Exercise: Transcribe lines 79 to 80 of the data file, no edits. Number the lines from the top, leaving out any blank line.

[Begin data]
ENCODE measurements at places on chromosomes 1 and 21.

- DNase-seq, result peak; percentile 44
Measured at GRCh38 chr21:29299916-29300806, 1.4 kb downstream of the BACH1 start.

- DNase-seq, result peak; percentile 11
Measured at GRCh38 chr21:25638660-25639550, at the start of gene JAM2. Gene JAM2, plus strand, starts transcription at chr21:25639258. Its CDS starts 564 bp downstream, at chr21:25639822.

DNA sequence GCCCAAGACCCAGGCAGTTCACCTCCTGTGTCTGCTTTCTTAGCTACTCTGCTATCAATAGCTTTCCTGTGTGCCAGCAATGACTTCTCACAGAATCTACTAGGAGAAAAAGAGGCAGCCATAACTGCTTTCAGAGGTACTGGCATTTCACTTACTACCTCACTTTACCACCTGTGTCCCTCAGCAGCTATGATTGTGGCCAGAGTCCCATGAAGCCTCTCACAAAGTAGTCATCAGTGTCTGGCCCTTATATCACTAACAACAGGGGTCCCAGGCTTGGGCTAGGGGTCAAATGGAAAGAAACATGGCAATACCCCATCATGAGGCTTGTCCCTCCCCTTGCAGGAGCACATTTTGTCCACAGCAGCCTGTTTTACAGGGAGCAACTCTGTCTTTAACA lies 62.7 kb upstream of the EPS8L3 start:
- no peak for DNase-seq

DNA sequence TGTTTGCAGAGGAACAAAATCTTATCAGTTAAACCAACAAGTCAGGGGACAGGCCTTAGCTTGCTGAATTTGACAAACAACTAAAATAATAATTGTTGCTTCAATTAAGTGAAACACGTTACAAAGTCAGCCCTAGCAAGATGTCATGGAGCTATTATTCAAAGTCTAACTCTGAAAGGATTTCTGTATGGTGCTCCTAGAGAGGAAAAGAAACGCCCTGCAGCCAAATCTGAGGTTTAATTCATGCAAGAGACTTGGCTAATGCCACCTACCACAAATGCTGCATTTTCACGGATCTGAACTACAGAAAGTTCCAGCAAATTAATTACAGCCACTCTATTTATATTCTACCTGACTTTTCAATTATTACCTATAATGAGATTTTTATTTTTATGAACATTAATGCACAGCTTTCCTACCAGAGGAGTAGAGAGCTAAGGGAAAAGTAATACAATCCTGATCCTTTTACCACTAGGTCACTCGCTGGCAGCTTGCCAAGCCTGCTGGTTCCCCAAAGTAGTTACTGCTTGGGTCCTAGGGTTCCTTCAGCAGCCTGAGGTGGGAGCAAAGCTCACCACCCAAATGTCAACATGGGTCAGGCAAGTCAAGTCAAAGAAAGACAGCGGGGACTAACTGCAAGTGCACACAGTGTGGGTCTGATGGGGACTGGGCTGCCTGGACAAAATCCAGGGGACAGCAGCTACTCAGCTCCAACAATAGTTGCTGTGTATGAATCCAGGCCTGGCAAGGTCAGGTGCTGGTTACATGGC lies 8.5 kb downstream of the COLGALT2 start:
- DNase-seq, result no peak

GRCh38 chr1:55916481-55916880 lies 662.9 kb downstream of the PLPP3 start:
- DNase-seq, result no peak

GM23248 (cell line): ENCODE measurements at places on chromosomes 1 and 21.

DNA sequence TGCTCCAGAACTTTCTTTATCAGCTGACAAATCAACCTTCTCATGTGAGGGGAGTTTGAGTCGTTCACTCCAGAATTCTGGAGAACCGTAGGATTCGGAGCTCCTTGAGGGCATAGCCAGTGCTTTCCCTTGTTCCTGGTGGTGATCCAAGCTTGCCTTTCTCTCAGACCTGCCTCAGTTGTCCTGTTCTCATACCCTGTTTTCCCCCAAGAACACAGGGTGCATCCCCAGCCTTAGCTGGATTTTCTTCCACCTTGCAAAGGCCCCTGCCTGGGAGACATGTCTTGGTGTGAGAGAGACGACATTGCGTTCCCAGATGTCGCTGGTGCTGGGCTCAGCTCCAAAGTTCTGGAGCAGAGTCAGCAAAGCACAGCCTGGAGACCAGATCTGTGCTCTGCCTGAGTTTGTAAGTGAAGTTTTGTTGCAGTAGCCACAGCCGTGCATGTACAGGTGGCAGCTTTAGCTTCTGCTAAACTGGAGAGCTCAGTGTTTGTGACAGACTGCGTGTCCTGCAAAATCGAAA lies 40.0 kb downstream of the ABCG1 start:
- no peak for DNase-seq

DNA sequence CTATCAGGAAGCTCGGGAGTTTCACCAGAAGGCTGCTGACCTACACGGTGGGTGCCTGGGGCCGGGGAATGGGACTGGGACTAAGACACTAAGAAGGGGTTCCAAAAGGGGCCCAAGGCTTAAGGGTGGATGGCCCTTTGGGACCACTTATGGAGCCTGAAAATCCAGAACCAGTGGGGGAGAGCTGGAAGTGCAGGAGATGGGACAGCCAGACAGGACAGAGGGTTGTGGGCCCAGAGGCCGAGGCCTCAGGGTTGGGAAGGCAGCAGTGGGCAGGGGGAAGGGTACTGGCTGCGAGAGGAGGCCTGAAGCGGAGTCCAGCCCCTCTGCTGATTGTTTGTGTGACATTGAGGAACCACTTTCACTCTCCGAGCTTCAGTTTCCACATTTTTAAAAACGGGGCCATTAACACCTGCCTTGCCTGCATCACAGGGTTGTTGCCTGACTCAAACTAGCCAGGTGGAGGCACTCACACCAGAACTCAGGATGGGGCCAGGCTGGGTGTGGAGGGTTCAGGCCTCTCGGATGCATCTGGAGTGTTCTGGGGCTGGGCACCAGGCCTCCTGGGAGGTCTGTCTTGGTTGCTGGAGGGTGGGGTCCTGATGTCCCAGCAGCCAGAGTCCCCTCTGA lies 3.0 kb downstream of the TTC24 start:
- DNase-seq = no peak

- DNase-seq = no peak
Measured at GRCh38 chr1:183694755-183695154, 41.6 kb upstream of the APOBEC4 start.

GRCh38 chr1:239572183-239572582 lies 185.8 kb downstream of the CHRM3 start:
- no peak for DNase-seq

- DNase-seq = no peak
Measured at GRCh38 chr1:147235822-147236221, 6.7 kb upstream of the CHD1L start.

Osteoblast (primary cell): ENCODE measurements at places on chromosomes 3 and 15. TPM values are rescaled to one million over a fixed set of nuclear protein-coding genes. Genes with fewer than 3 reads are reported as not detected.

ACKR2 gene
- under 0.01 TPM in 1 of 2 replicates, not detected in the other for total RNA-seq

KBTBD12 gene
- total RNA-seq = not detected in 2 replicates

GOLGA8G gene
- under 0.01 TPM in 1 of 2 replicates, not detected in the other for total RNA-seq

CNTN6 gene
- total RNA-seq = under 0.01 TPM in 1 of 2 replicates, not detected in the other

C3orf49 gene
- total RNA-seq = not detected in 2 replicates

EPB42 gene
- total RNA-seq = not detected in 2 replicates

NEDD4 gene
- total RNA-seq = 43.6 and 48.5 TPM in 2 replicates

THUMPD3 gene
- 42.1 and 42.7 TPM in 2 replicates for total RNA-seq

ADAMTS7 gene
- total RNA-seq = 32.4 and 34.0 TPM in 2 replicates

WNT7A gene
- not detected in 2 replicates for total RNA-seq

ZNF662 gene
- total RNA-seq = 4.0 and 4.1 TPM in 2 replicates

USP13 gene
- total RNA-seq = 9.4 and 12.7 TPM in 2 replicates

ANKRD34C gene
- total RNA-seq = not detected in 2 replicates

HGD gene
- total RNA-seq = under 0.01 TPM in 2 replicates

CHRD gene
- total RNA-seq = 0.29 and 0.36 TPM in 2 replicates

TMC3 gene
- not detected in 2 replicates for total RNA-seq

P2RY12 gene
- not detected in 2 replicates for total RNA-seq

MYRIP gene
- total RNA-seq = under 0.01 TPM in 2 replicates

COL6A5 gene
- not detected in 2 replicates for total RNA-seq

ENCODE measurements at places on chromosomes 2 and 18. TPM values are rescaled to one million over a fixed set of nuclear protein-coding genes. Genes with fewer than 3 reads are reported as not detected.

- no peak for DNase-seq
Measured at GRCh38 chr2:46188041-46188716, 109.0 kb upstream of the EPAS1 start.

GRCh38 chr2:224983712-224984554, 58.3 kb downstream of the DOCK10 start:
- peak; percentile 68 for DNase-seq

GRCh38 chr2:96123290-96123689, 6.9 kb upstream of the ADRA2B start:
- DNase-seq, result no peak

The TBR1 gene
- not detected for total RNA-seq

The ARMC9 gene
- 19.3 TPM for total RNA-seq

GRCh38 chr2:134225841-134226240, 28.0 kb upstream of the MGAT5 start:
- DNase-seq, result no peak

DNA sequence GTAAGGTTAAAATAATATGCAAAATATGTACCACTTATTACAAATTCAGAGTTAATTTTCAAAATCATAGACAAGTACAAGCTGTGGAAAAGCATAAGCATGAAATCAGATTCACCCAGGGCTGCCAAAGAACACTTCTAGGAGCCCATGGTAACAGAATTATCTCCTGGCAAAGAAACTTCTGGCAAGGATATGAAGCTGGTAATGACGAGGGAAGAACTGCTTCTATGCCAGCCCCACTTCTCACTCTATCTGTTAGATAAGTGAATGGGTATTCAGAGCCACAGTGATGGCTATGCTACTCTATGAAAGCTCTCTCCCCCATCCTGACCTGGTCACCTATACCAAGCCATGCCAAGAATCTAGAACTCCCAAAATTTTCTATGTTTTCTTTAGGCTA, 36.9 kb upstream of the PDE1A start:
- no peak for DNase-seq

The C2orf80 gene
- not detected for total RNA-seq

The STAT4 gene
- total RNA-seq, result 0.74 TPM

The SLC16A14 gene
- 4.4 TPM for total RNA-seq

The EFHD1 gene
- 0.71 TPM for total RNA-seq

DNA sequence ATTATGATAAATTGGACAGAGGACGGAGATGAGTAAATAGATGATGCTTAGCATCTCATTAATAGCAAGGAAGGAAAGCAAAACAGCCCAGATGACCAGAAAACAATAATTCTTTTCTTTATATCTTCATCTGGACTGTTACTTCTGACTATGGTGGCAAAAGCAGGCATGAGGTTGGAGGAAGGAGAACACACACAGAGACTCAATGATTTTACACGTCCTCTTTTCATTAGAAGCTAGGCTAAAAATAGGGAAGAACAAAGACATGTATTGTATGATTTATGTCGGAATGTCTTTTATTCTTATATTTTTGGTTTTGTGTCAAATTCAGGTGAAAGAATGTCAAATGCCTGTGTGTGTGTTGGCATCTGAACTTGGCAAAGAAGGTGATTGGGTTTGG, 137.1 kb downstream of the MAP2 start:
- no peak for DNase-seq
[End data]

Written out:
The STAT4 gene
- total RNA-seq, result 0.74 TPM